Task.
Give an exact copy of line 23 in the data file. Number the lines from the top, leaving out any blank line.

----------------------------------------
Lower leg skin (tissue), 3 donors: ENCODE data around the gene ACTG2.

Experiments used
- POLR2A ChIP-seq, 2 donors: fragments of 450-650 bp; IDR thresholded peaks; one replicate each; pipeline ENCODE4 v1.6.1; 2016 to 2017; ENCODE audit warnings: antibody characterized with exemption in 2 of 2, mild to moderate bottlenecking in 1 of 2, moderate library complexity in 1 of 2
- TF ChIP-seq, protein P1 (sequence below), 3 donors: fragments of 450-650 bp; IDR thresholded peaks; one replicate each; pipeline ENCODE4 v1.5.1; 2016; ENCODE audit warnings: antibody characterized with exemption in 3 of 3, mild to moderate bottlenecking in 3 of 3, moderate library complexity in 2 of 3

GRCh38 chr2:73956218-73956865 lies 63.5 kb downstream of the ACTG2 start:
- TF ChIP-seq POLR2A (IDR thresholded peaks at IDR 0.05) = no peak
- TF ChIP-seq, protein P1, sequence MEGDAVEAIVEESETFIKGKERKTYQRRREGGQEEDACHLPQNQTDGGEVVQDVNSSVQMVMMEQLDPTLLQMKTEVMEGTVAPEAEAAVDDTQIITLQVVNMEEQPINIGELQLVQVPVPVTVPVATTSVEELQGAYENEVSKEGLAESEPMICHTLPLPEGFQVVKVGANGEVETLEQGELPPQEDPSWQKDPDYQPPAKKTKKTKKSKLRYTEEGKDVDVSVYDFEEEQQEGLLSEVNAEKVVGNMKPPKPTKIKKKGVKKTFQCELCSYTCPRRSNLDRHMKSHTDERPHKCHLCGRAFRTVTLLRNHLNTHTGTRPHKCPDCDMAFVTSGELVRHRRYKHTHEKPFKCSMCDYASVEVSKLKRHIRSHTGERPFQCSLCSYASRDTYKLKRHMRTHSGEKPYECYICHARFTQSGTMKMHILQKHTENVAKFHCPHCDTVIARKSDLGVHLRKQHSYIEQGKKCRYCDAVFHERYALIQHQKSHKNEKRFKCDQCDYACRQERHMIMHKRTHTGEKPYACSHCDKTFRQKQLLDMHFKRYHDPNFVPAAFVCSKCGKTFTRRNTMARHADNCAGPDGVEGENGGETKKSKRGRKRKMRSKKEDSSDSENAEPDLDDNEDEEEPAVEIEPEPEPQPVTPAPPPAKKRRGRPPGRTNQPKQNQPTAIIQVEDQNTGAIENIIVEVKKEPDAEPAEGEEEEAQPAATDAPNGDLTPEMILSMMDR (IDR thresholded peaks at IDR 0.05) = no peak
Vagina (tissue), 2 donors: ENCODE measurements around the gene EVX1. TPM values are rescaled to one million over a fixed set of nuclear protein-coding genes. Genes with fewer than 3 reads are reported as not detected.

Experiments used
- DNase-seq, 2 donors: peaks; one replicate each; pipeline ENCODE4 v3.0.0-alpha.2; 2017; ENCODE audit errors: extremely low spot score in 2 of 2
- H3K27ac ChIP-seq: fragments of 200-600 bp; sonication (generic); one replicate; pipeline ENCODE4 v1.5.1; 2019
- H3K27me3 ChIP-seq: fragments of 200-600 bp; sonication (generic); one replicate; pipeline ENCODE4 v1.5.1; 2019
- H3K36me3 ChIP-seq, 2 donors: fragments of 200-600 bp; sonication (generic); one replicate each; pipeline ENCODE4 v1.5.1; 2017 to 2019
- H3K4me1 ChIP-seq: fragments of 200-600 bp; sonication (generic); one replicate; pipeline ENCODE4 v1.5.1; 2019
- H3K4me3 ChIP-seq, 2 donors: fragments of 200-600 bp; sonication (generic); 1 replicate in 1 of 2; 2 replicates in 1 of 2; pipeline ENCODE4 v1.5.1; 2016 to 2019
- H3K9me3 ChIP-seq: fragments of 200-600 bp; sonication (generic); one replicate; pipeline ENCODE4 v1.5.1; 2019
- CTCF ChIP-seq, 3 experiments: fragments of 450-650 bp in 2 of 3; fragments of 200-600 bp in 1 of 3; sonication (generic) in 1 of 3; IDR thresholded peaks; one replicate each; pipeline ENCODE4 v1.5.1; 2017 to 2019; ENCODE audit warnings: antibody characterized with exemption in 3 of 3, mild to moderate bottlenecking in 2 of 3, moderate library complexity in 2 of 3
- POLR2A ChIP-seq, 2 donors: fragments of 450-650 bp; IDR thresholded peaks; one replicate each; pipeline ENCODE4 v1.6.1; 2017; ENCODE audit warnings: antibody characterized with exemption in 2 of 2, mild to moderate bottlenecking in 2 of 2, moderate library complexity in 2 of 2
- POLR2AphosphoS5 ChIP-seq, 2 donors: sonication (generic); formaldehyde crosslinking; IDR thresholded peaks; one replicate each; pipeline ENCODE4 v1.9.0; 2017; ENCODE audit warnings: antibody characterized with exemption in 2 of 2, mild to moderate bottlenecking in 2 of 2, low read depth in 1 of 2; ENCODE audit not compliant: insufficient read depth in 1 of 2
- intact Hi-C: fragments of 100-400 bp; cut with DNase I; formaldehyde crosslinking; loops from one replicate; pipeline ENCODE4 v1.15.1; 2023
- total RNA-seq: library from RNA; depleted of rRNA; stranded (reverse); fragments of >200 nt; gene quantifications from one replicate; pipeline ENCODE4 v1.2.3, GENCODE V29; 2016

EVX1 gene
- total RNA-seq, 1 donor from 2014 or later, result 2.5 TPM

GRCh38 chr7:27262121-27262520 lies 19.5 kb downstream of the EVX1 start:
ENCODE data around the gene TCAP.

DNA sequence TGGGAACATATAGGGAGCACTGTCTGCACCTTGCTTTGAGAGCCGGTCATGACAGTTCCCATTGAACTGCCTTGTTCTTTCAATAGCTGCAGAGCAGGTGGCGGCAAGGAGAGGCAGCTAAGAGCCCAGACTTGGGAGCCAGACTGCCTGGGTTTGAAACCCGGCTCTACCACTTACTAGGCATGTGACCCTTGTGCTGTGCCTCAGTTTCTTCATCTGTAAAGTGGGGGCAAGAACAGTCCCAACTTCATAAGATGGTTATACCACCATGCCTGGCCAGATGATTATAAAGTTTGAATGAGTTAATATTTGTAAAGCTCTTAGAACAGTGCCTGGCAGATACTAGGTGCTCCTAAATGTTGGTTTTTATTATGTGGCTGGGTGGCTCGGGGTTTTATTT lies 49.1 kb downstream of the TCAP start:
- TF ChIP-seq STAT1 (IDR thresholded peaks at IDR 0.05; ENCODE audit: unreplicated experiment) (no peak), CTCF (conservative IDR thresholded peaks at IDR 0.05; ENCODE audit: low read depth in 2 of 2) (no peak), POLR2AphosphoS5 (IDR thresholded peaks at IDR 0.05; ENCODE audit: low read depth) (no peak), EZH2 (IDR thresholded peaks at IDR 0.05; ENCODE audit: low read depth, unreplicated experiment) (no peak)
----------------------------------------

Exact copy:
- total RNA-seq, 1 donor from 2014 or later, result 2.5 TPM